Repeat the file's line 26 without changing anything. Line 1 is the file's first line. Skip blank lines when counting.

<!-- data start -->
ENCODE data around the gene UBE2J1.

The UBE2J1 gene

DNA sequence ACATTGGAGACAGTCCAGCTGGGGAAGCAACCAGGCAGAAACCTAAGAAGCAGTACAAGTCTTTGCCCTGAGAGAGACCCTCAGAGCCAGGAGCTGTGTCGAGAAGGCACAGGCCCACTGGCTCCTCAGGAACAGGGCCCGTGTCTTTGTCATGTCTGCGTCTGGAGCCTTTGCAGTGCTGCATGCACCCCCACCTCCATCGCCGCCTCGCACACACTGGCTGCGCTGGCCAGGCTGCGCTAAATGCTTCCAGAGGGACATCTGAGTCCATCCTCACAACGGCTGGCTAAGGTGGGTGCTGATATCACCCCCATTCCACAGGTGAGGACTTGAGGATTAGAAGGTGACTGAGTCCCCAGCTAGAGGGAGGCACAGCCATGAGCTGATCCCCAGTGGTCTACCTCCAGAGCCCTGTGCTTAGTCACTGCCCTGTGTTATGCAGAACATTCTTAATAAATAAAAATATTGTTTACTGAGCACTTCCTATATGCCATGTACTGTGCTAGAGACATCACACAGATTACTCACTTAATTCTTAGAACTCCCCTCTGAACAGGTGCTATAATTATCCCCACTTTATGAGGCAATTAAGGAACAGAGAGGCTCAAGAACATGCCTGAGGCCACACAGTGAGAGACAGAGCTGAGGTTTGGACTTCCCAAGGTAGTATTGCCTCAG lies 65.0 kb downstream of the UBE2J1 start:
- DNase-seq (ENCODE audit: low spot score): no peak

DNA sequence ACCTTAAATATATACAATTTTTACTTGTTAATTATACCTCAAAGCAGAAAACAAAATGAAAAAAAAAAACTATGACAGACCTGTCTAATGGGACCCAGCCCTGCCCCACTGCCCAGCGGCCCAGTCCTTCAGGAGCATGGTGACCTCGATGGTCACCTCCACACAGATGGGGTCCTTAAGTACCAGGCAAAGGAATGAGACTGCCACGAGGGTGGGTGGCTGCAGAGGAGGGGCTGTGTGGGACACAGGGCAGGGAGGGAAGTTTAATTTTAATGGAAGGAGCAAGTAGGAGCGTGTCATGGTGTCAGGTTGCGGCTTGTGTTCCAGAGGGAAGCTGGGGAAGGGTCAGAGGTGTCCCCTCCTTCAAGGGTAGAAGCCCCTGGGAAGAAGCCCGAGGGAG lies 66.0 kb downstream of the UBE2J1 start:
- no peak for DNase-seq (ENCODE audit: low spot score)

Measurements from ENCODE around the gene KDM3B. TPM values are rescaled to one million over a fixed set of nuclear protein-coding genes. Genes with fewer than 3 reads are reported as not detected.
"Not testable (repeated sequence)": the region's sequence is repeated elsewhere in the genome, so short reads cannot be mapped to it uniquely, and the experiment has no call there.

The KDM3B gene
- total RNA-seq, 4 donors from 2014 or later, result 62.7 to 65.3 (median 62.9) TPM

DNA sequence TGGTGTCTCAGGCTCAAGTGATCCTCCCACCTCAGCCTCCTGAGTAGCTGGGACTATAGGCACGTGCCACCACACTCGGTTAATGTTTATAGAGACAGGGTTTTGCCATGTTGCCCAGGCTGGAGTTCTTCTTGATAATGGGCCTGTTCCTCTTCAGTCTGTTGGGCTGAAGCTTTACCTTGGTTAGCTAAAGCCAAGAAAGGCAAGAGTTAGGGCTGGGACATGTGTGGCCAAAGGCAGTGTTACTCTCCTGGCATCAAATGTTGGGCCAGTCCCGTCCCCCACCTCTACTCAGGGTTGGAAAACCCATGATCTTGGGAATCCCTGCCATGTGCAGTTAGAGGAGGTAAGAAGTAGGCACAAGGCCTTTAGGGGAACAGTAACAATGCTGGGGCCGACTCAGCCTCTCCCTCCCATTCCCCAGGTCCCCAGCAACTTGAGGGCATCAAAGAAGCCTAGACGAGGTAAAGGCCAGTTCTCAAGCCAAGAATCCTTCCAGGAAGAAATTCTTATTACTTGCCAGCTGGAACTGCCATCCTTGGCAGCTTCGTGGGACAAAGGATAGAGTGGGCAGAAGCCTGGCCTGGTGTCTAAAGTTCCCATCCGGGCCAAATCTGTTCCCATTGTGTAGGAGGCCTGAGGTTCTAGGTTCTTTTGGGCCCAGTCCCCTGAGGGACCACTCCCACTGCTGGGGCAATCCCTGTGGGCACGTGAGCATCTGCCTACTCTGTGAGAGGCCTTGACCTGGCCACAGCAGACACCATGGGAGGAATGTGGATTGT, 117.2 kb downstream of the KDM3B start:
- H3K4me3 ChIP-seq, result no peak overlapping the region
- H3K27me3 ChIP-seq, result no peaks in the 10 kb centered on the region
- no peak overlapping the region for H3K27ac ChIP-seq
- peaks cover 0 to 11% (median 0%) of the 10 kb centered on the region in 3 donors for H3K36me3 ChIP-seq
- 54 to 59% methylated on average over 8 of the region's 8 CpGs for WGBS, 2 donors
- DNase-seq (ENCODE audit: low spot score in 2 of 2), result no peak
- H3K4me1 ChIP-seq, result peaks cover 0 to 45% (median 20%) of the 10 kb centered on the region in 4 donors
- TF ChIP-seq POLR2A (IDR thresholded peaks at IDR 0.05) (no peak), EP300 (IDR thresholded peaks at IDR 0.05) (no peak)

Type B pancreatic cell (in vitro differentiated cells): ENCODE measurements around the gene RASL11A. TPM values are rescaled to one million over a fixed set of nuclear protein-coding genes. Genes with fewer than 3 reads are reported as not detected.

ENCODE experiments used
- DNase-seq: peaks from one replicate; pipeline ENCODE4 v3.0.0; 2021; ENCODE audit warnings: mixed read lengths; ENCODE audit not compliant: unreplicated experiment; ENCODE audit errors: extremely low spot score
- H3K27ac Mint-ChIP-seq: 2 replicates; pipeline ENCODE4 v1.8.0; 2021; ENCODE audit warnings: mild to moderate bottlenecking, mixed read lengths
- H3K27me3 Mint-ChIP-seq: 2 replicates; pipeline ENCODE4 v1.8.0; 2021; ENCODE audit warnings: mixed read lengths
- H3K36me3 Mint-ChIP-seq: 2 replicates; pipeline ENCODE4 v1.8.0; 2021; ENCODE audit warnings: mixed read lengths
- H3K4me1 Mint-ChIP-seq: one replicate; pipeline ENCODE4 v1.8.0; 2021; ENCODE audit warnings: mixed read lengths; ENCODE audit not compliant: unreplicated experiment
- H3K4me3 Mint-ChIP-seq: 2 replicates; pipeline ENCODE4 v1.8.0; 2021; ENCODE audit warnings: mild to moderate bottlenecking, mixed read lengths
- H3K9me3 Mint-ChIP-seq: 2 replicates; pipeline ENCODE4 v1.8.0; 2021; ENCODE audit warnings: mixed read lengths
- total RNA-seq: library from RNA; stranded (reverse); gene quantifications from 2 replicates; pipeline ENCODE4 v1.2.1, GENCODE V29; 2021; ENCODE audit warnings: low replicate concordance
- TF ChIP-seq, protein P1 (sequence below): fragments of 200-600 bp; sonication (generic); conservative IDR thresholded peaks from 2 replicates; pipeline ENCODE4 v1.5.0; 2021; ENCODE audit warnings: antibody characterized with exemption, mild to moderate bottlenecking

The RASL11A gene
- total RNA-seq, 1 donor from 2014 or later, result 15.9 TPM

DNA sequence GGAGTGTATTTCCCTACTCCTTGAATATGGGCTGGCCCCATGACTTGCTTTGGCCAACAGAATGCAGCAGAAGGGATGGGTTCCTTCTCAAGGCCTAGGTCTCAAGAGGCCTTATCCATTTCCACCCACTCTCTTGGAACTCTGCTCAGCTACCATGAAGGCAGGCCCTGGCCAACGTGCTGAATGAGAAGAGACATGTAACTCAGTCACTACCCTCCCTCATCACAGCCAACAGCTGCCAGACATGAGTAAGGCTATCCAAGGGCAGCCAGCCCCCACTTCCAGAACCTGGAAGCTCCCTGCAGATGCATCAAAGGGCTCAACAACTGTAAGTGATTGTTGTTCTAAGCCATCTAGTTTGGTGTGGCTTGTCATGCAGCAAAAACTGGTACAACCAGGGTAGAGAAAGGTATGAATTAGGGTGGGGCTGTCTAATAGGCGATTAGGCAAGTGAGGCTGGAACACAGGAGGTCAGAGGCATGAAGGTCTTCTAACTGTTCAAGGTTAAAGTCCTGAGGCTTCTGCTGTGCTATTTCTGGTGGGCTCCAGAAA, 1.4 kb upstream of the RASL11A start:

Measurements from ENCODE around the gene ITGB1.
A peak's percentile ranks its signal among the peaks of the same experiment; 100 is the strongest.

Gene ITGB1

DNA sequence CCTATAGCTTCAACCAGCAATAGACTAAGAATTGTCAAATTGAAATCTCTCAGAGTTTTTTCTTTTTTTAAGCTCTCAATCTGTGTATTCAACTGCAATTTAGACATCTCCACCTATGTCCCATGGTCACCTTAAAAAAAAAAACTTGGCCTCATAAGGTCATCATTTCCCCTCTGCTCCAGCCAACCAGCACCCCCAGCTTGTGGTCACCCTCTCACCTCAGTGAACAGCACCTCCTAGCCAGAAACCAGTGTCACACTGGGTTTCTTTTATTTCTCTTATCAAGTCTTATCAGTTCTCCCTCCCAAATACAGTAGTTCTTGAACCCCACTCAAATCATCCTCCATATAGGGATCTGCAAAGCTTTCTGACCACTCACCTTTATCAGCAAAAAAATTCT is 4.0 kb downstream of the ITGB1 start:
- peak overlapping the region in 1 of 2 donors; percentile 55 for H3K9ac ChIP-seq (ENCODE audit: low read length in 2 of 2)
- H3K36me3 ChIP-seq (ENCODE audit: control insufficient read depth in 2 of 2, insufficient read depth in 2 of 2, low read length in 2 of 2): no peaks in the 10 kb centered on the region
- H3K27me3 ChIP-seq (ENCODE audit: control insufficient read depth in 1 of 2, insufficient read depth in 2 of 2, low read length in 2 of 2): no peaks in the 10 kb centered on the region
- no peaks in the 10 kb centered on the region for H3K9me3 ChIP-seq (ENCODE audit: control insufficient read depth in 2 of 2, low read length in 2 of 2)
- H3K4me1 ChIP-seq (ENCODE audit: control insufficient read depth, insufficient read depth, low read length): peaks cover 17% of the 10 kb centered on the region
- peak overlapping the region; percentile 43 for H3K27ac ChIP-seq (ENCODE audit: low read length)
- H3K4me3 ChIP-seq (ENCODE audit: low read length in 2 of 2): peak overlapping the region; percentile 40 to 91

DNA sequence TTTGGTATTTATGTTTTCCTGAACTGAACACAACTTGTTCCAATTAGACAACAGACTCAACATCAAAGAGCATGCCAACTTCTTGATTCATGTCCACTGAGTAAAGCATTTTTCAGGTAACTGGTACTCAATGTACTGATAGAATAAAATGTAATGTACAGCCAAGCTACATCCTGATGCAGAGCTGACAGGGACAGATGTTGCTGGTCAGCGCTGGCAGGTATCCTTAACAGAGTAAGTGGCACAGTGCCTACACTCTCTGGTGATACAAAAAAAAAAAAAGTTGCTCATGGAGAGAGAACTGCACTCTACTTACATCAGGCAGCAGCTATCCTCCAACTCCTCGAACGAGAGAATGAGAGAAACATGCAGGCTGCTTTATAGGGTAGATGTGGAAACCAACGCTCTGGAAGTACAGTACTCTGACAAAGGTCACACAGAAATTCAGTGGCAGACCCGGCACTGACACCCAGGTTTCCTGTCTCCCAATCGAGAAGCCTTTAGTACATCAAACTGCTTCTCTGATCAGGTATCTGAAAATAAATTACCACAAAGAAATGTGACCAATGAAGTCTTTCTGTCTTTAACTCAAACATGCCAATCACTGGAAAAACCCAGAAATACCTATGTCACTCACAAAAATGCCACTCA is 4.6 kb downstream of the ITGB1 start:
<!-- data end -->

- H3K4me1 Mint-ChIP-seq: one replicate; pipeline ENCODE4 v1.8.0; 2021; ENCODE audit warnings: mixed read lengths; ENCODE audit not compliant: unreplicated experiment